DeVos nomination: Senate votes to end debate - NBC12 - WWBT - Richmond, VA News On Your Side

DeVos nomination: Senate votes to end debate

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Betsy DeVos faces a close vote in the Senate for nomination as education secretary on Friday. (Source: CNN) Betsy DeVos faces a close vote in the Senate for nomination as education secretary on Friday. (Source: CNN)

(RNN) - The nomination of Betsy DeVos as education secretary advances after an early morning vote Friday to end debate.

The 52-48 vote, which fell along party lines, sets up a final vote early next week to confirm or reject the nomination.

Majority Leader Sen. Mitch McConnell scheduled the cloture vote early in the morning Friday so that the full Senate can vote on Devos' nomination on Monday or Tuesday.

Minority Leader Sen. Chuck Schumer, D-NY, bashed DeVos on Friday morning as "one of the worst nominees to ever be brought forward" to the Senate.

"On the grounds of competence, on the grounds of ideology and on the grounds of conflict of interest, she scores very, very low," he said.

DeVos' Republican support has faltered, with two Republicans senators - Susan Collins of Maine and Lisa Murkowski of Alaska - saying she doesn't have their vote. 

"I will vote today to proceed to debate on Mrs. DeVos' nomination but Madam President, I will not, I cannot vote to confirm her as our nation's next Secretary of Education," Collins said on Thursday.

Though Collins and Murkowski said they will ultimately oppose DeVos, they joined with their fellow Republicans to end debate on her nomination Friday, the Hill reported.

Murkowski said DeVos is too "immersed in the discussion of vouchers" for her support.

If another Republican rejects DeVos, her nomination will fail. With Collins and Murkowski voting against her, Pence will have to cast the tiebreaking vote to confirm Devos.

DeVos has been criticized about her appearance of not being prepared for Senate confirmation hearings and the whimsical nature of her answer about guns in schools - talking about the dangers of bear attacks. She also has been criticized for her overall qualifications and questioned for her commitment to public schools.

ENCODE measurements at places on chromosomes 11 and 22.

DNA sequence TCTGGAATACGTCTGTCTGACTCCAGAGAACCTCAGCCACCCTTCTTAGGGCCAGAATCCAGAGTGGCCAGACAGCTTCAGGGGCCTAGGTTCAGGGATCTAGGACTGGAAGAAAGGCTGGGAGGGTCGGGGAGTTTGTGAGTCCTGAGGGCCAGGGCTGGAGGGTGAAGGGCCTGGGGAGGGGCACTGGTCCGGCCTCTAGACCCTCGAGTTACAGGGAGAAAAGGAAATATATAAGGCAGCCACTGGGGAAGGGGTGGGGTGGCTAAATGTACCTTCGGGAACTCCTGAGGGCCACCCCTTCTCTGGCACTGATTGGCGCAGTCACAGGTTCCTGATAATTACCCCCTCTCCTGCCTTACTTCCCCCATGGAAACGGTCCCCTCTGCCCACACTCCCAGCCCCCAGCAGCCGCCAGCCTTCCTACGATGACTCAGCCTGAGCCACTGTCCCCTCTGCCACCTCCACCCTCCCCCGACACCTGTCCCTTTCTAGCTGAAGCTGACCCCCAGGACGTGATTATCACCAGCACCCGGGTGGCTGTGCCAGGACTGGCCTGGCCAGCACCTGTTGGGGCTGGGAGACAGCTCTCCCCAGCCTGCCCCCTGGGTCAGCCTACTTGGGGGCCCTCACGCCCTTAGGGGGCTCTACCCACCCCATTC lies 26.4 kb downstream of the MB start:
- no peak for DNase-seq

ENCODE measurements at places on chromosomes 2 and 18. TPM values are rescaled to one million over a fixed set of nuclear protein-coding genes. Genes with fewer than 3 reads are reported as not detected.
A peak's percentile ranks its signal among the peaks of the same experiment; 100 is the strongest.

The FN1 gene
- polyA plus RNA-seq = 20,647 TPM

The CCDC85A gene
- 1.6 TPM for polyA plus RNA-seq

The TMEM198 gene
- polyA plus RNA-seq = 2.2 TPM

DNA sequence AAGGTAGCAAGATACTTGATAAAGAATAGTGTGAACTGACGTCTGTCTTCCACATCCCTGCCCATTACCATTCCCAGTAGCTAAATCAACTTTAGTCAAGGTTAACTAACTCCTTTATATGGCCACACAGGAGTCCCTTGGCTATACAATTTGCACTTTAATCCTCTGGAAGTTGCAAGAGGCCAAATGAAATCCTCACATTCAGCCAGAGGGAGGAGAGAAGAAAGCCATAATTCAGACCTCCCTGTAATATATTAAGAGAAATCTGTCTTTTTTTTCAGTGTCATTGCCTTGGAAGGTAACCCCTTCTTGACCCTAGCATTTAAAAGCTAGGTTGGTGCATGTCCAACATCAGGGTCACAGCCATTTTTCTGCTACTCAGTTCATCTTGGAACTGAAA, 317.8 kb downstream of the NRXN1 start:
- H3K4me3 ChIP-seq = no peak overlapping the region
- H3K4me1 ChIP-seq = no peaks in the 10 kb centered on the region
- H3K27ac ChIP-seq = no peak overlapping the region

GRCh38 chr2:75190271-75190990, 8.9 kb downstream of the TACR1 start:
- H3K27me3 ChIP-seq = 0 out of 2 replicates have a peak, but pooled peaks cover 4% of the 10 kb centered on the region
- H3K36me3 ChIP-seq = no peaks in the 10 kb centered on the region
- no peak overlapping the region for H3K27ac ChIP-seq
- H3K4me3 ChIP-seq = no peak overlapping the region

She also has been accused of plagiarism in her written responses to the Senate, allegedly plagiarizing former Department of Justice official Vanita Gupta and the Department of Education website.

Eli Broad, a billionaire philanthropist and public school advocate, slammed DeVos and urged her nomination's defeat.

He said he's worried that if she takes over the Department of Education, "much of the good work that has been accomplished to improve public education for all of America's children could be undone."

DeVos, a billionaire Republican donor, is married to the heir of the AmWay empire and is a charter school advocate.

"Mrs. DeVos believes in our children, their teachers and parents - she believes in the local school board instead of the national school board," Sen. Lamar Alexander, R-TN, said in a statement. "She's committed to public education, and there's no better example of that than her work on the most important reform of public schools in the last 30 years - public charter schools."

Only nine other cabinet nominees in U.S. history have been rejected by Congress. The White House said it remains confident she will be approved.

The confirmations of Trump's cabinet has pitted Democrats against Republicans and the Trump administration, with the Democrats boycotting some Senate committee meetings and the Trump administration complaining how long the Senate is taking in confirming the cabinet.

The Democrats have complained about some nominees providing incomplete or misleading answers to their questions.

In response to Senate boycotts, Republicans have change committee rules to advance cabinets members without Democrats present.

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